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35 Years Later, Castlevania II: Simon’s Quest Is a Faulted Experiment

The NES classic mixes genres and styles of its time. But can it find a place in the current videogame landscape?

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Castlevania II: Simon’s Quest Logo

Unlike Castlevania II: Simon’s Quest, the original Castlevania is a simple game. You are Simon Belmont, vampire hunter, and explorer of evil mansions. You move left and right, up and down the stairs. You unleash your whip against floating medusa heads and jump from platform to platform. You get hit and lose some health or get knocked back and fall to your death. Finally, you collect hearts to power special weapons, to stunlock bosses for an easy win.

Movement aside, Castlevania II is a different beast. Gone is Dracula’s castle, and with it the linear levels of the first game. In change, we get a proto-open world: an interconnected series of levels, complete with forking pathways, NPC towns, and many riddles and dead ends.

With the new RPG mechanics, combat relies as much on the player’s skill as on the character’s health pool and equipment. The enemy encounters don’t have much in common with the other Castlevanias on NES, but they foreshadow the future of the series. Corridors-levels full of the same type of enemy separate the real areas of interest, while unavoidable ambushes only let through players with the right items and enough health. If it wasn’t for the draught of real options, we could almost call this an early Metroidvania.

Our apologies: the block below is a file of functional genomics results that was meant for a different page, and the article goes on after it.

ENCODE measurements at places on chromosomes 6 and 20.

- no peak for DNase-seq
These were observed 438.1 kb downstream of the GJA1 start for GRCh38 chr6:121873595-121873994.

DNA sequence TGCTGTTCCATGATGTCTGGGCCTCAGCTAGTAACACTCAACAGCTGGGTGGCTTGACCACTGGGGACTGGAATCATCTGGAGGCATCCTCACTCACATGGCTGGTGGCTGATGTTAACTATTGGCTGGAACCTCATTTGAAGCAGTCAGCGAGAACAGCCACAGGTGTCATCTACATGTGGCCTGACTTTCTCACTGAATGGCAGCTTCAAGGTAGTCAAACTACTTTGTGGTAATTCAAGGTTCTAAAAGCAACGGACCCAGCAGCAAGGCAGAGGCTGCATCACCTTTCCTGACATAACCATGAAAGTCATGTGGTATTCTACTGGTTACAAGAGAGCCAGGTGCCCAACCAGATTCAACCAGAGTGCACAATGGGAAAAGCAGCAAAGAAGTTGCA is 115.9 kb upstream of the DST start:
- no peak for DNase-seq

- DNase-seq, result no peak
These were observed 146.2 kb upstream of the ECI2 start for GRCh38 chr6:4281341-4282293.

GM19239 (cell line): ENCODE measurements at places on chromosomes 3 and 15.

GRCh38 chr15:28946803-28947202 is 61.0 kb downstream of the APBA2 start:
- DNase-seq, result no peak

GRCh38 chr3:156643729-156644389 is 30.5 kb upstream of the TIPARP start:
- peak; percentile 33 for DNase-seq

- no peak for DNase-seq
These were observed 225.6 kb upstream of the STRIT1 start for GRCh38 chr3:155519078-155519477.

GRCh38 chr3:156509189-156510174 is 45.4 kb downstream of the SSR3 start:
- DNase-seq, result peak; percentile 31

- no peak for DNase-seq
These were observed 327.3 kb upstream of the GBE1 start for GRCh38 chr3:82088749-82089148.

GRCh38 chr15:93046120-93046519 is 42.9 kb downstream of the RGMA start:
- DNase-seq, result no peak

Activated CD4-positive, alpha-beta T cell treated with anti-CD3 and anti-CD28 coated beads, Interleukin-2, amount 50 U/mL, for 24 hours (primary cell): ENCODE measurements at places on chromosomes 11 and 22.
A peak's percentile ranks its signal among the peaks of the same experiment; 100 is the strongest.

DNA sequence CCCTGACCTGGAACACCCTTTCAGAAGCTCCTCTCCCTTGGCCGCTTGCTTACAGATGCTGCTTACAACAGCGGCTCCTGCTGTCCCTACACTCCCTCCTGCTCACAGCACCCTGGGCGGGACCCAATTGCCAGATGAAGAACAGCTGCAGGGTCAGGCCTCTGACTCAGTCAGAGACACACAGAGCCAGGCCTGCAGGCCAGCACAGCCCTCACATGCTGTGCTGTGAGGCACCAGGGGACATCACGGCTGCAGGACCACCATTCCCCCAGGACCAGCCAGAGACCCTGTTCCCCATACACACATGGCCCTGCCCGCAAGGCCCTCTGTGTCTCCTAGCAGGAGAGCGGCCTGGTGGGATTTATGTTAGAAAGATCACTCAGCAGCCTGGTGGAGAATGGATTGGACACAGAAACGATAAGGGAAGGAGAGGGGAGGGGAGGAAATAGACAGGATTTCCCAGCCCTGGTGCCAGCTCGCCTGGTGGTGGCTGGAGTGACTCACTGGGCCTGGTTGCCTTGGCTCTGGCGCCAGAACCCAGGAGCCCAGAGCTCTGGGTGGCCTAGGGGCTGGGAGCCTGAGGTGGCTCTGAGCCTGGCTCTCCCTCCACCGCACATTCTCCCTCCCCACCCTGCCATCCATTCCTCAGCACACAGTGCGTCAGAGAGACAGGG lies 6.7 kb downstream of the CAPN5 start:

Castlevania II as a Sequel

A screen from Castlevania II: Simon’s Quest
Image: Konami

This sort of change isn’t rare among the NES sequels. The very first line of Nintendo’s console games lifted much of its design from arcade classics and older console hits: The Legend of Zelda took from Atari’s Adventure, Super Mario Bros. from Donkey Kong, and the original Mario Bros.

The second generation of NES games, many sequels to the consoles’ classics, had instead the luxury of drawing from within, from the contemporary catalogue of console games. Playing to the strengths of home consoles, many action series like The Legend of Zelda and Castlevania became entrenched in RPG mechanics. Many sequels became more complex since only experienced players would come back for part 2. And with players now used to save files and password systems, games were able to grow longer.

Those changes didn’t reflect well on Castlevania II: Simon’s Quest, an experiment that takes as much from its predecessor as from Zelda 2 and Ninja Gaiden. The result isn’t a good mix: the slow moveset of the NES Castlevanias clashes with the erratic enemies of Ninja Gaiden, and what remains of the classic tailor-made encounters is ruined by the varying equipment and level-up mechanics.

Books, Clues and Mysteries

A screen from Castlevania II: Simon’s Quest
Image: Konami

Those new RPG elements inspired by Zelda 2 are both the highlight and the curse of Castlevania II, and nowhere is this more evident than in the NPC conversations. When in one of the few towns scattered through the game, the player can rely on the villagers’ wise words to guide them through their quest. Except for when their words are meaningless, deceitful, irrelevant, or if they’re so poorly translated that they might as well be lies.